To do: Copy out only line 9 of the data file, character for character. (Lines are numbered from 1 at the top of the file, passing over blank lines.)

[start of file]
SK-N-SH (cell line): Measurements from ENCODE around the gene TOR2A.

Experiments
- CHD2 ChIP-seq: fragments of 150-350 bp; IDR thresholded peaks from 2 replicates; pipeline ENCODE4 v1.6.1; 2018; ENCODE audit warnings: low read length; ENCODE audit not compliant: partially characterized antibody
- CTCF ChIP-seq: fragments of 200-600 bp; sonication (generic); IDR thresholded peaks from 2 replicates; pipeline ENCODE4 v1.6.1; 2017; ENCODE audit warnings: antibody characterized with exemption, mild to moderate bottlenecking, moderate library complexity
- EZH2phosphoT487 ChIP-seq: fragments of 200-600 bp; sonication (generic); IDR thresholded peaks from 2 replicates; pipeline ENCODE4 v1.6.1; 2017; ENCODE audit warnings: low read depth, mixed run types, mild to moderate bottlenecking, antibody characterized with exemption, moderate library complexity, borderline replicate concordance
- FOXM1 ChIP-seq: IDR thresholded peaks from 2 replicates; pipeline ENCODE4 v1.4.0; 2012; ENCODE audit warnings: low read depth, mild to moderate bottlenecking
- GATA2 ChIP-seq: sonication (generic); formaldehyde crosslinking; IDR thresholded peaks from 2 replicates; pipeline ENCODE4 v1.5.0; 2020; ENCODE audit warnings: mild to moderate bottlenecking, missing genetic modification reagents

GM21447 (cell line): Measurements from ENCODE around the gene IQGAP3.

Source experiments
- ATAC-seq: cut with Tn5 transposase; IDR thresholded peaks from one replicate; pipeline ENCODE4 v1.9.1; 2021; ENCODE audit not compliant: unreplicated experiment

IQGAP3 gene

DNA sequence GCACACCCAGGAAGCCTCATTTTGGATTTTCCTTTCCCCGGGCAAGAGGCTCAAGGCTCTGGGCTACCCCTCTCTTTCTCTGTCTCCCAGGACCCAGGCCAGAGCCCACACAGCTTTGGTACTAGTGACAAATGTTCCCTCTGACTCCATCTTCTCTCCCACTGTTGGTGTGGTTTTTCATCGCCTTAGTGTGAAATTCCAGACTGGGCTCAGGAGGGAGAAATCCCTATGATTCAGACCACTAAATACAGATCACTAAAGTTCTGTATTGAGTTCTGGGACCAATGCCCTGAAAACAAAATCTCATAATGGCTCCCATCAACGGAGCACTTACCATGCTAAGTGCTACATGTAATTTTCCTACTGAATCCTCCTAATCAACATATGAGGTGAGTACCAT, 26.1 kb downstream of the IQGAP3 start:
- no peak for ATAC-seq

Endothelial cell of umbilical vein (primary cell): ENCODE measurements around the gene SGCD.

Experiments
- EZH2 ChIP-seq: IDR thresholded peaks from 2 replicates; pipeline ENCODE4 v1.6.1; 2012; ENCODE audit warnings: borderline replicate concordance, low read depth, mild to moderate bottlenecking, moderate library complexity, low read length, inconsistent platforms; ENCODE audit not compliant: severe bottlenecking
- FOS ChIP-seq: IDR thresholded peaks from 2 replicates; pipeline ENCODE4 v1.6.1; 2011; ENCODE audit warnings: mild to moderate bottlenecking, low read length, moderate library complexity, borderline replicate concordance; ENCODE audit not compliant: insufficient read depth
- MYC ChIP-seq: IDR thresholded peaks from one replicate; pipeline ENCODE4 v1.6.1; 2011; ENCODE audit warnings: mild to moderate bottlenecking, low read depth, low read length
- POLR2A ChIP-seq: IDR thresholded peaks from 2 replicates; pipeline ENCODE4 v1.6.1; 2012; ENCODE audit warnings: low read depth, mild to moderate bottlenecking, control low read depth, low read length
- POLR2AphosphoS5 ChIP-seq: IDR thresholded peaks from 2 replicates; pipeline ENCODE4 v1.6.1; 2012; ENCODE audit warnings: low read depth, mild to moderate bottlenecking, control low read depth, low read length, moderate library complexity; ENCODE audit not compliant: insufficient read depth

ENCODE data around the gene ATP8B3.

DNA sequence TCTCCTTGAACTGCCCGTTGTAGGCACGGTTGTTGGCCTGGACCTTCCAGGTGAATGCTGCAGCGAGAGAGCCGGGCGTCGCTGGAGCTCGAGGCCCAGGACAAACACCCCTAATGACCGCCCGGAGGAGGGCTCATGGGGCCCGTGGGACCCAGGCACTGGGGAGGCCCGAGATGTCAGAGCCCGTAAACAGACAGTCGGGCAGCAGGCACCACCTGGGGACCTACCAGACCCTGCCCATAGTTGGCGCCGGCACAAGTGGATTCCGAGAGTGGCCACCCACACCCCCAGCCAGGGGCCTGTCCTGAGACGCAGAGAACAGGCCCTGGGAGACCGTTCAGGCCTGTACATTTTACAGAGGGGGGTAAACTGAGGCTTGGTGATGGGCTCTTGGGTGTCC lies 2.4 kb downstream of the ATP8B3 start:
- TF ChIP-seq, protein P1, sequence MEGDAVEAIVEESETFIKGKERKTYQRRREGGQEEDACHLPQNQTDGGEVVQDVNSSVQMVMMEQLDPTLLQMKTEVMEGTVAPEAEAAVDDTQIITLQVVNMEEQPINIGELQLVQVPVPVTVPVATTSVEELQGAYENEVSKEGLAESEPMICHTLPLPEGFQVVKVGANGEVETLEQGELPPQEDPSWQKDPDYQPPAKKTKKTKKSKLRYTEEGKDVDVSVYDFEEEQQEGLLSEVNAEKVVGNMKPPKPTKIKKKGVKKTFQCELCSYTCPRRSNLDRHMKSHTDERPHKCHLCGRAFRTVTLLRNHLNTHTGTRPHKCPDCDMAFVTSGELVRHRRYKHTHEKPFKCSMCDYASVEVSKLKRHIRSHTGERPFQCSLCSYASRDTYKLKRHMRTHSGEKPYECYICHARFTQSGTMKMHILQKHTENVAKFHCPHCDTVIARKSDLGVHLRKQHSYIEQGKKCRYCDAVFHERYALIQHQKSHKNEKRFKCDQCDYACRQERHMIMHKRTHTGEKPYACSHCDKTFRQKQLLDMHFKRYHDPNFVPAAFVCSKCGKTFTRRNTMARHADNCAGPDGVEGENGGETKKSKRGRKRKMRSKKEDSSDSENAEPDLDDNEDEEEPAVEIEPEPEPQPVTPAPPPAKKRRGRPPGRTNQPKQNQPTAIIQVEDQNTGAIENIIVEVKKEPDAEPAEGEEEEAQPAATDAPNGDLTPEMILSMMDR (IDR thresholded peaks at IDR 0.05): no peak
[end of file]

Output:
Source experiments